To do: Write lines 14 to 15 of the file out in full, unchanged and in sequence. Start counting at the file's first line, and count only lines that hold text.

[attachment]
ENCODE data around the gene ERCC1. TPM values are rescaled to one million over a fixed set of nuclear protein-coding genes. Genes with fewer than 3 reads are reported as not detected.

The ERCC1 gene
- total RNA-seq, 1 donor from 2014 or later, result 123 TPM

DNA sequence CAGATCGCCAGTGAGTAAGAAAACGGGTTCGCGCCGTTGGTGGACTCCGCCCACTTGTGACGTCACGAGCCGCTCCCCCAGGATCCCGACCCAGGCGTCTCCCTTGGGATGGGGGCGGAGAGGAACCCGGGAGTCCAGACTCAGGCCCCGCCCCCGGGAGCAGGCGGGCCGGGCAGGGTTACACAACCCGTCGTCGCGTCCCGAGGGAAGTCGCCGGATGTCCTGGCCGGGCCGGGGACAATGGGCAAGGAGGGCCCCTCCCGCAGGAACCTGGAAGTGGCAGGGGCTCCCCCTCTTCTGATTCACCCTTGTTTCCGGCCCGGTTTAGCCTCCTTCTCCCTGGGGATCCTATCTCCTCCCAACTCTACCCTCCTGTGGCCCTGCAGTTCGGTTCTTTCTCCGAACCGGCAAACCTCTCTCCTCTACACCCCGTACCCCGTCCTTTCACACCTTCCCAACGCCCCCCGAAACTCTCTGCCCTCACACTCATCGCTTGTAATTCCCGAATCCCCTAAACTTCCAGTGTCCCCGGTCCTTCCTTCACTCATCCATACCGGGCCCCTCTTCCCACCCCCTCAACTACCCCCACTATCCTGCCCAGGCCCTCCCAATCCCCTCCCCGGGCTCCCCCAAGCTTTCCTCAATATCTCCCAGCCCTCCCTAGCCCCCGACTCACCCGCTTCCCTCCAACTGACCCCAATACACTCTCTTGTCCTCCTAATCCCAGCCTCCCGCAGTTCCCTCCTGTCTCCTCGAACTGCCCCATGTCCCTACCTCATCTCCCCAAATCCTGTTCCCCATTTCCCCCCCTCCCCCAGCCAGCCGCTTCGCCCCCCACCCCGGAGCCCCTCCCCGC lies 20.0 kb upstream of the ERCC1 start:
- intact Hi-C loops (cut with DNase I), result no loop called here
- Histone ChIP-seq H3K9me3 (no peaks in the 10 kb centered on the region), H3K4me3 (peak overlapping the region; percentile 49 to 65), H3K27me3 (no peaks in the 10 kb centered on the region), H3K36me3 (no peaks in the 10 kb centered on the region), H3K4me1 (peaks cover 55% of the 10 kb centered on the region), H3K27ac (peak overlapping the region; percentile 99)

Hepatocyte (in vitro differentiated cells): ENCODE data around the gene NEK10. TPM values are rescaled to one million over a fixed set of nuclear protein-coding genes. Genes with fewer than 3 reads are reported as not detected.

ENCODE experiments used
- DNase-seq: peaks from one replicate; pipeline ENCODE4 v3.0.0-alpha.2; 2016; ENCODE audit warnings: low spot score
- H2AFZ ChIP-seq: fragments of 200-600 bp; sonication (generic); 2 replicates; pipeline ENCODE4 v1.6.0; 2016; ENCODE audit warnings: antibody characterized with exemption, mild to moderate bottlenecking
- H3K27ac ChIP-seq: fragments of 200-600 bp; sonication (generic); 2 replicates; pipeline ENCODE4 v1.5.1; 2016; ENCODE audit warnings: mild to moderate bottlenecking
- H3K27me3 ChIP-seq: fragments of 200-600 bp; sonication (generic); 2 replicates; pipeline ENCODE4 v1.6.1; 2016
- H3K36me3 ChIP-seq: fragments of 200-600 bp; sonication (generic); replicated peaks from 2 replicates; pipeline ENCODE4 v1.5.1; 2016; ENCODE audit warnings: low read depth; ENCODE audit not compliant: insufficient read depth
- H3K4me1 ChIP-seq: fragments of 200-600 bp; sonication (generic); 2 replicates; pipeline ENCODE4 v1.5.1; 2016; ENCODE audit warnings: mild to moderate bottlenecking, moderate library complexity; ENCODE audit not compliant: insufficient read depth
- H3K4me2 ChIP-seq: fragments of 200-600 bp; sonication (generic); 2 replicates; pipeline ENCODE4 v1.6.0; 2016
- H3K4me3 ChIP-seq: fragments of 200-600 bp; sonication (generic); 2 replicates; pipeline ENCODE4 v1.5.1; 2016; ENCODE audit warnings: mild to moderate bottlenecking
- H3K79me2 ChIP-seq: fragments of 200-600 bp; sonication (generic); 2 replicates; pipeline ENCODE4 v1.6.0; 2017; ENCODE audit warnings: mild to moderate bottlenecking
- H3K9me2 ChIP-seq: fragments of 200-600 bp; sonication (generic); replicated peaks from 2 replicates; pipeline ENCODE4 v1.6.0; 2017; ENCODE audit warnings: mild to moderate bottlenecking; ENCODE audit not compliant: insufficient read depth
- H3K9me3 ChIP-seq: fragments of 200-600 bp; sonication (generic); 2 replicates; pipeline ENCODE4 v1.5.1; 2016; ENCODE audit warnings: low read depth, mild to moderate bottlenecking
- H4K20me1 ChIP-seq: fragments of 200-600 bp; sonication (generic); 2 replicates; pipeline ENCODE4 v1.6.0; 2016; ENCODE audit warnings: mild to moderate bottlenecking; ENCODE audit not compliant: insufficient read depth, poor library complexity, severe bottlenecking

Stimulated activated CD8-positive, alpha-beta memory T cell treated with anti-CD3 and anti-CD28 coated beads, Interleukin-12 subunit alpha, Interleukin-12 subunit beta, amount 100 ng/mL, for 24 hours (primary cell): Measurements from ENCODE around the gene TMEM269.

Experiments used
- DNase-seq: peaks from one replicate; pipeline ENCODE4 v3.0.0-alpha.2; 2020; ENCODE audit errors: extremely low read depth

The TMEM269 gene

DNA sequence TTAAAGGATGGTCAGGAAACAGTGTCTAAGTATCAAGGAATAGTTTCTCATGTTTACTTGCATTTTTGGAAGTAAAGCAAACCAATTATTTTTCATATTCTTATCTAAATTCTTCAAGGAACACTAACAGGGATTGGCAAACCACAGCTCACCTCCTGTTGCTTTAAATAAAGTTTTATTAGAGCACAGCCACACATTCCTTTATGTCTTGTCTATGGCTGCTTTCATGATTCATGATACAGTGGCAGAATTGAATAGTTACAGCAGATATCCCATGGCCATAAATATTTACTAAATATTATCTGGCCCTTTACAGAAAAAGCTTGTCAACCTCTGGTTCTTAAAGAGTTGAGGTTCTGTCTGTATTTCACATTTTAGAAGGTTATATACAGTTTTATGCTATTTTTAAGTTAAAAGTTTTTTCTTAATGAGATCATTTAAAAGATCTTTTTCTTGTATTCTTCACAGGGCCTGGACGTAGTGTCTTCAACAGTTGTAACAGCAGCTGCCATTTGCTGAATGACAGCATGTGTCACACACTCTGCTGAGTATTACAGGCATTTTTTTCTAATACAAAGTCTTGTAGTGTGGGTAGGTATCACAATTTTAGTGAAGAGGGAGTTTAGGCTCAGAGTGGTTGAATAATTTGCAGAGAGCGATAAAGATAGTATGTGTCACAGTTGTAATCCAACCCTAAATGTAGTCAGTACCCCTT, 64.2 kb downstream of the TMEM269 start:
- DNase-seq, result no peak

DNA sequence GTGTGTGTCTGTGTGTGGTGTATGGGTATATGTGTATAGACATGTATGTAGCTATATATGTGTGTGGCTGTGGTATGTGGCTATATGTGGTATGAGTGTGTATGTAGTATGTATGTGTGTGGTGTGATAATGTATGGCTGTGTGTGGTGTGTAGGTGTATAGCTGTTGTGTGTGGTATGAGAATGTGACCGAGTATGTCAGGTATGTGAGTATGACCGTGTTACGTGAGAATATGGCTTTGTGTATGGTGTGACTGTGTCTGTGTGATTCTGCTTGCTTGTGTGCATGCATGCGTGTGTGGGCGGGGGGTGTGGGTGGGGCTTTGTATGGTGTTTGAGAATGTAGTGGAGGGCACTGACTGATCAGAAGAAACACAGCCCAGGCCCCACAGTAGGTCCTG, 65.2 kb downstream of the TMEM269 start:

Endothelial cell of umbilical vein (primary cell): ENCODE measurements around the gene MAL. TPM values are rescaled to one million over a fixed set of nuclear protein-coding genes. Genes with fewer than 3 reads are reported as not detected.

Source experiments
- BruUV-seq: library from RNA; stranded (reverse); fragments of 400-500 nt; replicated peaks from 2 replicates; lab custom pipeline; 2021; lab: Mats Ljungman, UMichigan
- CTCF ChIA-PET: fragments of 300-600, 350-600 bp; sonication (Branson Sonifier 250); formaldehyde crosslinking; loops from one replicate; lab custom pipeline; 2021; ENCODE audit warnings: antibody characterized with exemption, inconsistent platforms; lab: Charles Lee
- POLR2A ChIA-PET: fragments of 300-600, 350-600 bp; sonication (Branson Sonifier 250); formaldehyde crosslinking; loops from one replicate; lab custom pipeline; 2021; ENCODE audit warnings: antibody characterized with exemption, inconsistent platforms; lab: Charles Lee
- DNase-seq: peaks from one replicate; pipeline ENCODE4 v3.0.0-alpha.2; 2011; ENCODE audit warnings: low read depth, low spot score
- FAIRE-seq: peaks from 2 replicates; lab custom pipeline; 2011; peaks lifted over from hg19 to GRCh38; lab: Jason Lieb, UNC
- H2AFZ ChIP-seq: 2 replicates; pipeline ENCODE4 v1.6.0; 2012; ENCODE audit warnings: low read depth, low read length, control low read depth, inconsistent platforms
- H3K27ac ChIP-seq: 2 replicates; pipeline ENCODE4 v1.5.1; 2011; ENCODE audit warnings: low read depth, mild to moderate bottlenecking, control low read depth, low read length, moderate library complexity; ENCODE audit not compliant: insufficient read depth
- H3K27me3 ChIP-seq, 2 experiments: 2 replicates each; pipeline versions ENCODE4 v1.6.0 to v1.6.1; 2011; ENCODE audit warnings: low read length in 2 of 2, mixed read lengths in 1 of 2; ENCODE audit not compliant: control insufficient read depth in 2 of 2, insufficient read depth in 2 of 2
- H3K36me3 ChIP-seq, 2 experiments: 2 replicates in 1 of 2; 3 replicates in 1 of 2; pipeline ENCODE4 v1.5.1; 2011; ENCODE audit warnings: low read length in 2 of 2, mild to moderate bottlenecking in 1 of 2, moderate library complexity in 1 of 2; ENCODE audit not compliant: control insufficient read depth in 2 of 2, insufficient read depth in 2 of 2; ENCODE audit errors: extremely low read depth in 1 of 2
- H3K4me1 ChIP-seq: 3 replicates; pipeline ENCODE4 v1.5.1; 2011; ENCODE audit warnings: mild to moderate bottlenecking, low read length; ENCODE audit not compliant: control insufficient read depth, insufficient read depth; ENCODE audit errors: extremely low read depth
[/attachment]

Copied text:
- H3K4me1 ChIP-seq: fragments of 200-600 bp; sonication (generic); 2 replicates; pipeline ENCODE4 v1.5.1; 2016; ENCODE audit warnings: mild to moderate bottlenecking, moderate library complexity; ENCODE audit not compliant: insufficient read depth
- H3K4me2 ChIP-seq: fragments of 200-600 bp; sonication (generic); 2 replicates; pipeline ENCODE4 v1.6.0; 2016